What the heck is “hitCallback”?

“Callback” is a piece of executable code that is passed as an argument to another function.
So hitCallback is a JavaScript function that is passed as an argument to another Google Analytics method.

ga('send', 'pageview', {'page': '/my-new-page', 'hitCallback': function() {CALLBACK CODE GOES HERE;}});

In the above example, the code is pushing pageview to Google Analytics servers. Once done, it’ll execute whatever code you have in the area bolded. So for example, you can replace the above bolded text with actions like form submission code, etc. to ensure that first your pageview data is sent to GA 100%, ONLY THEN will the form be submitted and redirect the visitor to a thank you page.

Nested Callbacks

You can also utilize hitCallback to control the order of executing your code.
The below example illustrates how to control the order of Google Analytics data beacon transfer to servers. We’ve also added alerts so you can see when each step is executed:

ga('send', 'pageview', {'page': '/vp/page.html, 'hitCallback': function()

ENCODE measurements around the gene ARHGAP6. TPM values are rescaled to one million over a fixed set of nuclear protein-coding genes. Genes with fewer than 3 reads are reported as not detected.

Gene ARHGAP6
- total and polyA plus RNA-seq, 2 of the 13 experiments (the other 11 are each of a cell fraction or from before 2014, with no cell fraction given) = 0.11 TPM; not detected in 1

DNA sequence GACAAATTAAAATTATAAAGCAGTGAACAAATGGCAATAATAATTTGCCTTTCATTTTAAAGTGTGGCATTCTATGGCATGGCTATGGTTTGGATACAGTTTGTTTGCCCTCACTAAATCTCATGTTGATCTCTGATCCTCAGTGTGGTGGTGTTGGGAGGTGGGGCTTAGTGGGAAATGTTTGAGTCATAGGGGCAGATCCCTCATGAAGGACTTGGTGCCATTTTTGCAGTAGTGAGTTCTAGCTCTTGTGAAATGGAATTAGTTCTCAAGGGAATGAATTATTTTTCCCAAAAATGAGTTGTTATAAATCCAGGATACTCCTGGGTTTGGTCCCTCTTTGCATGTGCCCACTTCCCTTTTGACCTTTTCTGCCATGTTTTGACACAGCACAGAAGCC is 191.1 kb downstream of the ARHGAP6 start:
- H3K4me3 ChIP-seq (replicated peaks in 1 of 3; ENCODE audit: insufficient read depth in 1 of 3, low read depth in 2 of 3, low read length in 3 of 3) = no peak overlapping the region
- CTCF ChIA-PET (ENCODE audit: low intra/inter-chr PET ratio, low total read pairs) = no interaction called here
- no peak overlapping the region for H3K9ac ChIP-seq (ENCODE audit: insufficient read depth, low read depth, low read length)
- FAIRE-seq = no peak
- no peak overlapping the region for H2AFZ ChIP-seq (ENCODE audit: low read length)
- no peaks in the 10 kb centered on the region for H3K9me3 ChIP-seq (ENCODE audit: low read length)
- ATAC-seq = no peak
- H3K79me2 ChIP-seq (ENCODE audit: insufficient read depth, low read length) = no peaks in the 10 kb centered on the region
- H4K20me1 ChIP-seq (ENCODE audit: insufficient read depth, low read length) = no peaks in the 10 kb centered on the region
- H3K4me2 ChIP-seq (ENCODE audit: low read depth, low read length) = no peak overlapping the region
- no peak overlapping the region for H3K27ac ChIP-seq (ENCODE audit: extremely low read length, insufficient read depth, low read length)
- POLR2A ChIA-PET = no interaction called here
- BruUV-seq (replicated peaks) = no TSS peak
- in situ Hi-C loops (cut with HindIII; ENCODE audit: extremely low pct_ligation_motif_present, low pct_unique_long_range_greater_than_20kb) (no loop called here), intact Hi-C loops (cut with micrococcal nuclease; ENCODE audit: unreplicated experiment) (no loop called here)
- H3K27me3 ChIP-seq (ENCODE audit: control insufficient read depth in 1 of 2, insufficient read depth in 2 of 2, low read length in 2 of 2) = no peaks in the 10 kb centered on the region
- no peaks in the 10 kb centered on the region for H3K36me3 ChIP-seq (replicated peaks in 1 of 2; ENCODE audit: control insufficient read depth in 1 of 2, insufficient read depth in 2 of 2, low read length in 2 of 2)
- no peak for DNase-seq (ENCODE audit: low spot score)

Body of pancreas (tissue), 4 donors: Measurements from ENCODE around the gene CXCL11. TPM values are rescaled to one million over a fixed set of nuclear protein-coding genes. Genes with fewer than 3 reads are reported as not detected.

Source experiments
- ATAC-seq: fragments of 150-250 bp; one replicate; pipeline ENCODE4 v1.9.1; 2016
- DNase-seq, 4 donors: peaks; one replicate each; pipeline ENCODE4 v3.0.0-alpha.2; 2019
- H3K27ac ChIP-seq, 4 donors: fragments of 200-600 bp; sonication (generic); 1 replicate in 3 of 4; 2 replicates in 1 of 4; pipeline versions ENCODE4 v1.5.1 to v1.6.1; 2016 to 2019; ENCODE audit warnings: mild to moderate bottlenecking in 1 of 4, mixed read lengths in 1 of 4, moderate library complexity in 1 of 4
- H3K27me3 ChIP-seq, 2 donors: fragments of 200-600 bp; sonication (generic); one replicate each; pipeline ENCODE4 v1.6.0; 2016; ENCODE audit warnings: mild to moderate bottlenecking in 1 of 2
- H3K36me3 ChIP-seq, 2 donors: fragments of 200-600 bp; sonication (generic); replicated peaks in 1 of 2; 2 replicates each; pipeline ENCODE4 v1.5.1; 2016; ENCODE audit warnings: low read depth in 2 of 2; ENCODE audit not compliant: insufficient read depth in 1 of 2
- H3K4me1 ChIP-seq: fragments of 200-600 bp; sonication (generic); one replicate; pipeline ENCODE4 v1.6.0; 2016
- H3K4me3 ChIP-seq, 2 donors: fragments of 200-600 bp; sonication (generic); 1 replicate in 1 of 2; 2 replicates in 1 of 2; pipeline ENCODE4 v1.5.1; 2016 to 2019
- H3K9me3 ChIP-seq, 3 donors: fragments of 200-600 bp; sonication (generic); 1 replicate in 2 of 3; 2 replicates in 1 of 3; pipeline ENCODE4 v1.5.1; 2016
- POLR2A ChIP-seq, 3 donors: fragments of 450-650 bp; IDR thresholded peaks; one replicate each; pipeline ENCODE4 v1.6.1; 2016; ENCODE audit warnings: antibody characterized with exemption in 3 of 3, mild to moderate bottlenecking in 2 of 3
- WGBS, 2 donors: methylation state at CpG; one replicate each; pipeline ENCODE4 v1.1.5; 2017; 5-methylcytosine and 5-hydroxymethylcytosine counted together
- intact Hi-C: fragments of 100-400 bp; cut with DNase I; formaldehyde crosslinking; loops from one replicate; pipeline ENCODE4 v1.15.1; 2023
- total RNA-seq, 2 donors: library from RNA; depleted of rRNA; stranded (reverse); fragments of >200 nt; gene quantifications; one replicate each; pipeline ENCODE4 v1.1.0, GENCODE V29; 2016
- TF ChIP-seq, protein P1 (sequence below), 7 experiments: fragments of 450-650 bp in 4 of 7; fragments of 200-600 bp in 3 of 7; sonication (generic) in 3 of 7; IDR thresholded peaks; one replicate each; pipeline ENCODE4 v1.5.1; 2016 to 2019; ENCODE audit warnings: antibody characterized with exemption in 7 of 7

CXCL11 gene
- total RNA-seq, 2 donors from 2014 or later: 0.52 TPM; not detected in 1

alert('Pageview data has been sent to GA. Anything else?');
       ga('send', 'event', 'Form', 'Submit', { 'hitCallback' : function ()
           alert('Event data has been sent to GA. Anything else?');
           alert('now submitting the form');
  • In the first line we send a virtual pageview and define a callback function where an alert is executed.
  • Then we fire another callback method inside the first callback where we send an event to Google Analytics.
  • Finally we submit the payment form which redirects the user away from the current page.

Is hitCallback for Universal Analytics only?

No! hitCallback can be used for both Universal and traditional Async version of Google Analytics as follows:

_gaq.push(['_set','hitCallback',function() {
    javascript:document.paymentForm.submit(); // Submit underlying form
_gaq.push(['_trackEvent', 'Form', 'Submit']);

In this example the event will be pushed to GA, and only then will the form will be submitted.

Pinterest: Example of the benefits of hitCallback

pinterest iconLet’s say you have a pinterest button on your website page, and you had planned to track it as both social and an event in Google Analytics. You tagged the button by adding _trackEvent and _trackSocial methods to the onclick of the pinterest button.